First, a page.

Tuesday, August 28, 2012

Bolt Thrower - Realm of Chaos

When it comes to just pure death metal, this album is one of my favorites. When it comes to old school death metal, this is one of my favorite albums. For those of you that may ask, my VERY favorite old school (pre-1995) death metal albums are Tomb of the Mutilated by Cannibal Corpse, Altars of Madness by Morbid Angel, Leprosy by Death, Legion by Deicide, Mental Funeral by Autopsy, Into the Grave by Grave, The Grand Leveller by Benediction, and Realm of Chaos by Bolt Thrower. Being one of the biggest British extreme metal bands next to Napalm Death, Carcass, and Venom, Bolt Thrower not only contributed to the formation of the death metal genre itself, but their music is actually GOOD! Let’s be honest, I could easily write a review on how influential this album has been and how it’s a classic and all (which it is), there’s so much more to this album than the impact it’s created. I want to talk about this album like I do with ever other album.

For me, there are only two problems that I have with this album, and one of them isn’t really a “problem”. The first thing that bothers me is that Bolt Thrower seems to have a tempo issue; they’ve never done the best job when it comes to keeping time and staying tight. In a lot of the breakdowns, the drums and the guitars don’t consistently match up. But thankfully, the breakdowns on this album aren’t as pronounced and obvious as the more modern breakdowns that the younger crowd knows only too well. Some people might beg to differ with me on this, but the drummer (on this album at least) isn’t really that good. He has AMAZING technical skill and really helped solidify the (at the time) brand new genre known as “death metal”. But his timing and strength limit him. In songs like Through the Eye of Terror, the hand that’s playing the snare during the blast beats completely fails at keeping time. And since the snare is the most audible part of a blast beat, if it doesn’t keep time, it completely ruins everything.

Even the kick drumming tends to be off a lot of the time. But the lack of technical skill the drummer has is made up with a lot of innovative creativity. Almost all of the fills that the drummer does are really unexpected and just not something you would be used to hearing out of ANY death metal band! I find a lot of the patterns that the drummer plays during the breakdowns to be really unique. But then again, he’s pretty fucking lucky to have so much goddamn creative talent because if it weren’t for that, Bolt Thrower wouldn’t be NEARLY as legendary as they are.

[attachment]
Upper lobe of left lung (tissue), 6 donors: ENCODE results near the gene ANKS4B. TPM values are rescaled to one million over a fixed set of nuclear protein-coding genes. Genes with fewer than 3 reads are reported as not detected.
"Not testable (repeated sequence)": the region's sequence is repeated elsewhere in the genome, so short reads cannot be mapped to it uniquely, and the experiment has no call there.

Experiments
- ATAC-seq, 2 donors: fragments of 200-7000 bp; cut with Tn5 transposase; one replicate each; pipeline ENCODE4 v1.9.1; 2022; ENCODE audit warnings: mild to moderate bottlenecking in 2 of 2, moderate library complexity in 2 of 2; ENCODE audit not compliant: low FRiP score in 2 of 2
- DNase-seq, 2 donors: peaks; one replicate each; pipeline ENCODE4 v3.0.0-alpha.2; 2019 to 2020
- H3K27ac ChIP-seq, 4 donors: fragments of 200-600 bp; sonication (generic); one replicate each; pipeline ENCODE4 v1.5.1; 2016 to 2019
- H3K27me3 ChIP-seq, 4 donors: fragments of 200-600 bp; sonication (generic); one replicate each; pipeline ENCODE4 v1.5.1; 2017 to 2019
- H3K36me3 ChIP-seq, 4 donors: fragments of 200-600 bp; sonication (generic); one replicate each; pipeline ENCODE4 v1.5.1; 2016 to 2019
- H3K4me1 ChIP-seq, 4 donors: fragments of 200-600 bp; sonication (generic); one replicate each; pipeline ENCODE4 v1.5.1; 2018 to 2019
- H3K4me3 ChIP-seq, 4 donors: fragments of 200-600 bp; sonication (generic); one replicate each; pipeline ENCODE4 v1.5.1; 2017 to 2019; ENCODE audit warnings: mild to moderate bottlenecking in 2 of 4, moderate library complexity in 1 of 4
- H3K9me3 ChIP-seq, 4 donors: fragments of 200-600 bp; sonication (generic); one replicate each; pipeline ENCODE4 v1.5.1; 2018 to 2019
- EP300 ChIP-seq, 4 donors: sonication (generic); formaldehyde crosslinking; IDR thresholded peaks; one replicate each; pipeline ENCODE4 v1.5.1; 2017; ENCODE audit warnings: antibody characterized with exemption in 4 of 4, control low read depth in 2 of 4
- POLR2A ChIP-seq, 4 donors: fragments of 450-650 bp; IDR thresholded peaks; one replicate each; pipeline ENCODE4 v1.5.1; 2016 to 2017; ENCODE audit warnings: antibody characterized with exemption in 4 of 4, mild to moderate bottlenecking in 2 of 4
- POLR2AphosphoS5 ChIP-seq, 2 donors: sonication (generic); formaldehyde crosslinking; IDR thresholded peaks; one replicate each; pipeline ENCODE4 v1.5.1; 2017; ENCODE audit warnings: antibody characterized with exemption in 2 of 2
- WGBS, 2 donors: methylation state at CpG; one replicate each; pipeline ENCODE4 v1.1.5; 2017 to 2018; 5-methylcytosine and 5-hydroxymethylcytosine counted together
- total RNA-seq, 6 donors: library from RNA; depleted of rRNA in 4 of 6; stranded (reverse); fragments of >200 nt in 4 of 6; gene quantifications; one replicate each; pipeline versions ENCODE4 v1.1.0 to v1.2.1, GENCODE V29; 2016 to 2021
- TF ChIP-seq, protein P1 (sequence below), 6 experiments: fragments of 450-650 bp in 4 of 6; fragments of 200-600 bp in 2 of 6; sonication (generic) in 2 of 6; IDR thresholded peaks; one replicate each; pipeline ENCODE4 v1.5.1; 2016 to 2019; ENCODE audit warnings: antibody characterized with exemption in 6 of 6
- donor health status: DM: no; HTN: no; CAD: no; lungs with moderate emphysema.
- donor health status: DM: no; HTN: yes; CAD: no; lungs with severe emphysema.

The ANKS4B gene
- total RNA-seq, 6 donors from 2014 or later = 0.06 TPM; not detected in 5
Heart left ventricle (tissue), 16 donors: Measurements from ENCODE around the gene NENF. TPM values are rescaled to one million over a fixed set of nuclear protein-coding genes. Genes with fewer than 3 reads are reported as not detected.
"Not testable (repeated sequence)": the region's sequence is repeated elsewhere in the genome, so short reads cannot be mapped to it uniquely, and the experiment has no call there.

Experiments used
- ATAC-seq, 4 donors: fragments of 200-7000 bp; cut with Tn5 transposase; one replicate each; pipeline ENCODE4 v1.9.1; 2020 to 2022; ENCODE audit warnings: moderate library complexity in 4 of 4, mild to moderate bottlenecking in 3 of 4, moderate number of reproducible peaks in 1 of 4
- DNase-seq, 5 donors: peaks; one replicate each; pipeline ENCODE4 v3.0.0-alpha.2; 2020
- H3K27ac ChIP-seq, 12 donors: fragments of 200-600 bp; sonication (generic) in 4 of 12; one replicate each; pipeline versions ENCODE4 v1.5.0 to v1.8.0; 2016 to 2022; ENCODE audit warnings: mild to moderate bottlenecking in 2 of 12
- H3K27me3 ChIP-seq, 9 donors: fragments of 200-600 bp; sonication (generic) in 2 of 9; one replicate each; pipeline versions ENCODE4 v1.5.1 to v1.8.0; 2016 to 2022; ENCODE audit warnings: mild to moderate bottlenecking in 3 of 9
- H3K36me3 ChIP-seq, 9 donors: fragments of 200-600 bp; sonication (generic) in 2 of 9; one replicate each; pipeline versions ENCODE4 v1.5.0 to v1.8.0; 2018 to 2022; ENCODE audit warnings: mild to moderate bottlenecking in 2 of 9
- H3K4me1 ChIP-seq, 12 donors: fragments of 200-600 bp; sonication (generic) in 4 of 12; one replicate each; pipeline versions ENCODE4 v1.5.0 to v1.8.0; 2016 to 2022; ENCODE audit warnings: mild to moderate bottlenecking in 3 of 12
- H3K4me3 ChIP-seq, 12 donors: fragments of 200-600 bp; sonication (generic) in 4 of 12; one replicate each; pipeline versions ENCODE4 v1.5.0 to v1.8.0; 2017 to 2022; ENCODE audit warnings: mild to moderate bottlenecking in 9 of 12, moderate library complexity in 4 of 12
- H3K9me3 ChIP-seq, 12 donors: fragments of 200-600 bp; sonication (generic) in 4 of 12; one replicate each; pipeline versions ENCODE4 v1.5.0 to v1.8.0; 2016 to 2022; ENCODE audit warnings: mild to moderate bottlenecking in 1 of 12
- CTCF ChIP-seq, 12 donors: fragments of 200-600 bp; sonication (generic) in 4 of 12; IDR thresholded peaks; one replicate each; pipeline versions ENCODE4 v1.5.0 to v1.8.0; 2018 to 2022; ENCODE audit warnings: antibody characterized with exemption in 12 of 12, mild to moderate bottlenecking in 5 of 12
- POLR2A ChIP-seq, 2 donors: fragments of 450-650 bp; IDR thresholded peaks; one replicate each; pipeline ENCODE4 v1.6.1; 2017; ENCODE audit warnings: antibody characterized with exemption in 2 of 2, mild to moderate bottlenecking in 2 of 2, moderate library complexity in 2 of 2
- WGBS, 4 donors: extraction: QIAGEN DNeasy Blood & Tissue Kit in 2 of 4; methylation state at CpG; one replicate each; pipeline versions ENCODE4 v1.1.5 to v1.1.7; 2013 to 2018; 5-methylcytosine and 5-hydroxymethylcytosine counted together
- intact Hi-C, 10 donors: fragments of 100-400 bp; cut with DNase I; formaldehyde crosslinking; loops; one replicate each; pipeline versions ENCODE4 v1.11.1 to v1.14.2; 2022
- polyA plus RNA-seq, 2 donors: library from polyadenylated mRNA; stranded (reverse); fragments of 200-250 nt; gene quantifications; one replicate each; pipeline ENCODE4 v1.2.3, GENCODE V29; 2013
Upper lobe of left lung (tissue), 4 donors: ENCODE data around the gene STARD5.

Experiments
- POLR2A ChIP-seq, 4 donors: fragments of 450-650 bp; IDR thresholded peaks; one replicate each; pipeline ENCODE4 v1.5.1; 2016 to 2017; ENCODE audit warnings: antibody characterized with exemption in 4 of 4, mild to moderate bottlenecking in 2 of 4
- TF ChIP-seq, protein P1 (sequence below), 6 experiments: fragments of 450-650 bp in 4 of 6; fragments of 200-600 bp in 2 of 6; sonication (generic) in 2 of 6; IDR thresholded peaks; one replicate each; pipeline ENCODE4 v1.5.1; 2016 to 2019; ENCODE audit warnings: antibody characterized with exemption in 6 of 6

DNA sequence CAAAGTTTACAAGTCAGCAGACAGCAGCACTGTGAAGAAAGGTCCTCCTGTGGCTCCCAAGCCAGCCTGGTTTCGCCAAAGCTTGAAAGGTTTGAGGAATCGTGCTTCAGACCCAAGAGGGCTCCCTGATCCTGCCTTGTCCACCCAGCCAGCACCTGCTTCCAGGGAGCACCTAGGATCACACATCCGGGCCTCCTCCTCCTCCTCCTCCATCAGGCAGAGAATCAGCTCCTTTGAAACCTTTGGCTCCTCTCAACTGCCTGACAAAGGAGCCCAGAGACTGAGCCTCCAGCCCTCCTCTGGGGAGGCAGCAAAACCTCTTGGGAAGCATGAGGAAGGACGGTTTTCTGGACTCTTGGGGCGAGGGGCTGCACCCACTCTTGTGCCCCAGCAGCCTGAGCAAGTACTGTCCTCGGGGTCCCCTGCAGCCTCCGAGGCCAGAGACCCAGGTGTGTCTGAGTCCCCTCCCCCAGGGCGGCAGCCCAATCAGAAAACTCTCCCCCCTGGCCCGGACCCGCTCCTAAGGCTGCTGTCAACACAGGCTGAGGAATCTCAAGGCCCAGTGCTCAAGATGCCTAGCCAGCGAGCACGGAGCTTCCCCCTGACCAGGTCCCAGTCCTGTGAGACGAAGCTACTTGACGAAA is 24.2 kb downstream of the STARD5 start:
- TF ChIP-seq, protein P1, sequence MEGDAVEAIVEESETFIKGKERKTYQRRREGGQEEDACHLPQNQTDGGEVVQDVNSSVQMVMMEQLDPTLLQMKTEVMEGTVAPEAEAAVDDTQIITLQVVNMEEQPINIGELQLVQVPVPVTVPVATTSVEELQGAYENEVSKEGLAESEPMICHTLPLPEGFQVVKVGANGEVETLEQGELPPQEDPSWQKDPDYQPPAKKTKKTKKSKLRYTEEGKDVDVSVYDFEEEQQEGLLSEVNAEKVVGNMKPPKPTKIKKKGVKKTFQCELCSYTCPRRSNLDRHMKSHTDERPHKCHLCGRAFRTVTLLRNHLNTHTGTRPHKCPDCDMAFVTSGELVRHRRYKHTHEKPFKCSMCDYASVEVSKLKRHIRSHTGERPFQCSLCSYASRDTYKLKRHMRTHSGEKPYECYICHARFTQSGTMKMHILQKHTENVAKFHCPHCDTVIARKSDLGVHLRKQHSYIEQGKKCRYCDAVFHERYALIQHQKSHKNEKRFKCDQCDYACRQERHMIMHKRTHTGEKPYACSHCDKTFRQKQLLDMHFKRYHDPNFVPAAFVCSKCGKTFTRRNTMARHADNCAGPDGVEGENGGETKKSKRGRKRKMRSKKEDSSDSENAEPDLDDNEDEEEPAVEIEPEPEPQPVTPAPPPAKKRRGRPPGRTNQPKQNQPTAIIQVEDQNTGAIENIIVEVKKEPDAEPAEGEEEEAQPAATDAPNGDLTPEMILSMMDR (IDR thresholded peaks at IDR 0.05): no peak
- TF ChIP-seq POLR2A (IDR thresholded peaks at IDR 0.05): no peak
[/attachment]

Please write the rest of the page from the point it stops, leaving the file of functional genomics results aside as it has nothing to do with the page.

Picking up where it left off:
If you’re someone that really likes the really raspy mid-ranged growls from the REALLY early albums by Grave, Obituary, Unleashed, Dismember, and Fleshcrawl, you’ll like the vocals on this (and pretty much any Bolt Thrower) record. It reminds me a lot of Corpsegrinder’s (post-1994 Cannibal Corpse) growls: a lot of lower end that’s overtaken by a really high-pitched raspy sound. The one issue that some people might have (not including me, in this case at least) is that there isn’t much of a variety in the vocal sounds. I know that in most cases I can be pretty harsh when vocals (especially inhales) sound EXACTLY the same and remain completely monotonous and unchanging for the entire duration of the album, but this is an exception for me. No matter what point the music is in, the vocals ALWAYS give the music an extra spark that helps it reach higher levels, even though the growls sound almost exactly the same everywhere in the album.

Let me change that thought, because I literally JUST noticed something as I’m listening the album while typing out this review. The growls do, in fact, change in several places in the album, but they change in INTENSITY, not PITCH. When people say that the vocals have a lot of variety, they usually mean that the vocalist lets out different sounding vocals that are at different pitches. For example, in order to put some variety in the vocals, vocalists will do both growls and screams. Some vocalists do really low guttural growls and then occasionally do some less-intense mid-ranged growls. When I’m talking about INTENSITY, I’m talking about how hard the vocalist is belting out those growls. There are some parts where he’s growling so powerfully that you’re expecting one of his lungs to suddenly fly out of his mouth. And there are some sections where his growls don’t have as much power or intensity; this is usually when the music is at a slower section or a quieter part.

Anyone that listens to death metal needs to have the first two Bolt Thrower albums because they are ESSENTIALS. For me, Realm of Chaos is better than In Battle there is no Law, but I would HIGHLY recommend both of them to ANYONE who has even the slightest interest in investing a bit of their time in the old school death metal world. But not just because of that, I would give this album 17/20 for having innovative creativity, blasting riffs, and just for the fact that death metal can’t really get any purer and more raw than this.